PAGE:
Neiman Marcus CEO says there's ‘no need’ to sell the business as Saks takeover rumors swirl

Neiman Marcus CEO says there's ‘no need’ to sell the business as Saks takeover rumors swirl

Shoppers enter and exit the Neiman Marcus at the King of Prussia Mall in King of Prussia, Pennsylvania, on Dec. 8, 2018.

Mark Makela | Reuters

ORLANDO, Fla. — As rumors swirl over whether Saks Fifth Avenue will acquire Neiman Marcus, Neiman’s CEO told CNBC there’s “no need” to sell the business, adding it’s unlikely to change hands in the next five years. 

Neiman’s largest competitor and biggest rival has reportedly made a series of bids to acquire it over the years, and most recently made a $3 billion offer that was rejected, The Wall Street Journal reported in December. The takeover attempt comes as department stores struggle to stay relevant while many shoppers opt to shop from their favorite brands directly. It also comes as the luxury industry resets after a surge in demand during the Covid-19 pandemic that has begun to taper off for some.

Some people close to the companies have told CNBC a merger between the two is inevitable, and is a matter of when, not if. But Neiman’s CEO Geoffroy van Raemdonck said there is currently “no process to sell the company.” 

“In the history of times, there’s been multiple conversations over maybe two decades, from each side looking at it, and it hasn’t happened,” van Raemdonck told CNBC on Tuesday during the ICR Conference in Orlando. “What I can say is that our shareholders don’t have the need to sell the business because we have a billion of available liquidity, we’re profitable and we’re reporting results that are in a good place and can only be better as we execute on our strategy and the economy rebounds and so there’s not an urgency on our side.” 

Since Neiman filed for bankruptcy in 2020, Pacific Investment Management, Davidson Kempner Capital Management and Sixth Street Partners have owned the luxury retailer. Eventually, those owners will seek to offload the business, but van Raemdonck said it won’t be any time soon.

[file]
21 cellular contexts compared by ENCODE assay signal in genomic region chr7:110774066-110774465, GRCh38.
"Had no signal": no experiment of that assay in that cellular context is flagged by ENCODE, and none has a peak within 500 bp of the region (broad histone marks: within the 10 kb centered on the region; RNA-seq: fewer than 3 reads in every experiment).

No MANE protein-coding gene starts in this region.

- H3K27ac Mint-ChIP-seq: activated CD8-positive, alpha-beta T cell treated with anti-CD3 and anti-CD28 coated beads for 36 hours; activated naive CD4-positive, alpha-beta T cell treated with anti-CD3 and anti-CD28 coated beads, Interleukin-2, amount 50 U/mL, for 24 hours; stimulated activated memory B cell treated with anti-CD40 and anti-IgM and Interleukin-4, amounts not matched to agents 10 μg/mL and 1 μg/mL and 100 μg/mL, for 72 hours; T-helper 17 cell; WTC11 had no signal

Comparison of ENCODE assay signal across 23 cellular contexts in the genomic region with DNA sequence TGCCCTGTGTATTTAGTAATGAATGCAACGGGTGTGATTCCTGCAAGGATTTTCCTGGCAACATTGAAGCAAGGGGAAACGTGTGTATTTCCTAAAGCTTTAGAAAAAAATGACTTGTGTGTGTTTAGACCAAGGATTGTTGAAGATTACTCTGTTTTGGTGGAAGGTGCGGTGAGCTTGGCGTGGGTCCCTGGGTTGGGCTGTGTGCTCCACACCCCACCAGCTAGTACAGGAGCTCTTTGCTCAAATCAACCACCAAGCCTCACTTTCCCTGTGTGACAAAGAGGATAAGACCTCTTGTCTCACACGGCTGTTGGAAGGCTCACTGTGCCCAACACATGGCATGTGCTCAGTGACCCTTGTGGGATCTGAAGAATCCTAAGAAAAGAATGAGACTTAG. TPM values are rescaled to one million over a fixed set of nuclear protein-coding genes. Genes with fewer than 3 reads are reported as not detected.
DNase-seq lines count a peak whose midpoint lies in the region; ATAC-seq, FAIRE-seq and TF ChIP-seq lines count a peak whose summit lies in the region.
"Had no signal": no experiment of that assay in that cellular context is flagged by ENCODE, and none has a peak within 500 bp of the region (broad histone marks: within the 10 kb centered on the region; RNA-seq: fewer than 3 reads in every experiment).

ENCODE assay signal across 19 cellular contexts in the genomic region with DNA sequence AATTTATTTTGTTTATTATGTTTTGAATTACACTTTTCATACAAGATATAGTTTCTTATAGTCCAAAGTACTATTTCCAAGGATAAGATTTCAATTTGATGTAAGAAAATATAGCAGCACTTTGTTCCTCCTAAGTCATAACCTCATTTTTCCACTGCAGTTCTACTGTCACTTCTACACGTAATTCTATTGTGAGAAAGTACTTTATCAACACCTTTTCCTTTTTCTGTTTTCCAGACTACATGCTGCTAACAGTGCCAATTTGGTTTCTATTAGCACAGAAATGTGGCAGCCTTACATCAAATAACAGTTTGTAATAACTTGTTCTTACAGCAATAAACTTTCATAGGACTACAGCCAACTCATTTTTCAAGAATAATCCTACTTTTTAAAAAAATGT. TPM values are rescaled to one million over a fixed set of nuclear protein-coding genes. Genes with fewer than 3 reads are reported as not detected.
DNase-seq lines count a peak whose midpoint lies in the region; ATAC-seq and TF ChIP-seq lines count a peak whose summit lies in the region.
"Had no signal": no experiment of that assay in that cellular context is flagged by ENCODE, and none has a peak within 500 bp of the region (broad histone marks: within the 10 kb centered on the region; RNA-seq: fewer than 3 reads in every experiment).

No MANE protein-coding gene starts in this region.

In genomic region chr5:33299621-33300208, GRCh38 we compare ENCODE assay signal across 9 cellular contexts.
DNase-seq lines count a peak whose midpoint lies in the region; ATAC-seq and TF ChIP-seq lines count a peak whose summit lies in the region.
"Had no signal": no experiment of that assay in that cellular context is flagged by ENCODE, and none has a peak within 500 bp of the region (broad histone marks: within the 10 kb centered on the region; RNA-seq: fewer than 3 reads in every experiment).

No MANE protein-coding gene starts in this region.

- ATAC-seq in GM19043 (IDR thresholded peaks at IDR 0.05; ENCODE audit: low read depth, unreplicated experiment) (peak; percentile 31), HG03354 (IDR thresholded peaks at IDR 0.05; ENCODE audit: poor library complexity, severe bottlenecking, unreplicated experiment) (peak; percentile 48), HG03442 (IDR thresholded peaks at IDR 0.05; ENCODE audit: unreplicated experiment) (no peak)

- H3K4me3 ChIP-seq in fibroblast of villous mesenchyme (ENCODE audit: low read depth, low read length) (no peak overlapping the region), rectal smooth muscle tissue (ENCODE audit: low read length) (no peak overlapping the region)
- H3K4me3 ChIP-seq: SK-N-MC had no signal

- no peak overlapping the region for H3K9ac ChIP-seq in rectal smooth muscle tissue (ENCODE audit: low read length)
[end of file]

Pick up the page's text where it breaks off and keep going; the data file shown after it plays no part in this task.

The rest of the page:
“In the future, they will sell, and that future is probably the next five years. Sell or go public or do something,” said van Raemdonck. “There’s always going to be a lot of heat when you are owned, when you’re private and owned by unnatural holders but there’s no process to sell the company right now and if someone has an interest, we’ll definitely listen to them.” 

The decision will largely come down to Neiman’s owners. They have not yet received an offer that was large or attractive enough to move the needle, a source familiar with the matter previously told CNBC.

Over the recent holiday, comparable sales trends at Neiman were down low single digits compared to last year, while store comparable sales trends were flat compared to the prior period, the company said in a news release Tuesday.

In the quarter leading into the holiday season, Neiman saw demand slow across “all facets” of its business that spanned all geographies, all channels and all types of customers, said van Raemdonck. He called the luxury retail environment “volatile.”

If Neiman were to merge with Saks, the companies would be able to strip down costs, negotiate better terms with vendors and perhaps, put up a better shield against shifting industry trends that have dampened the relevance that department stores once commanded.

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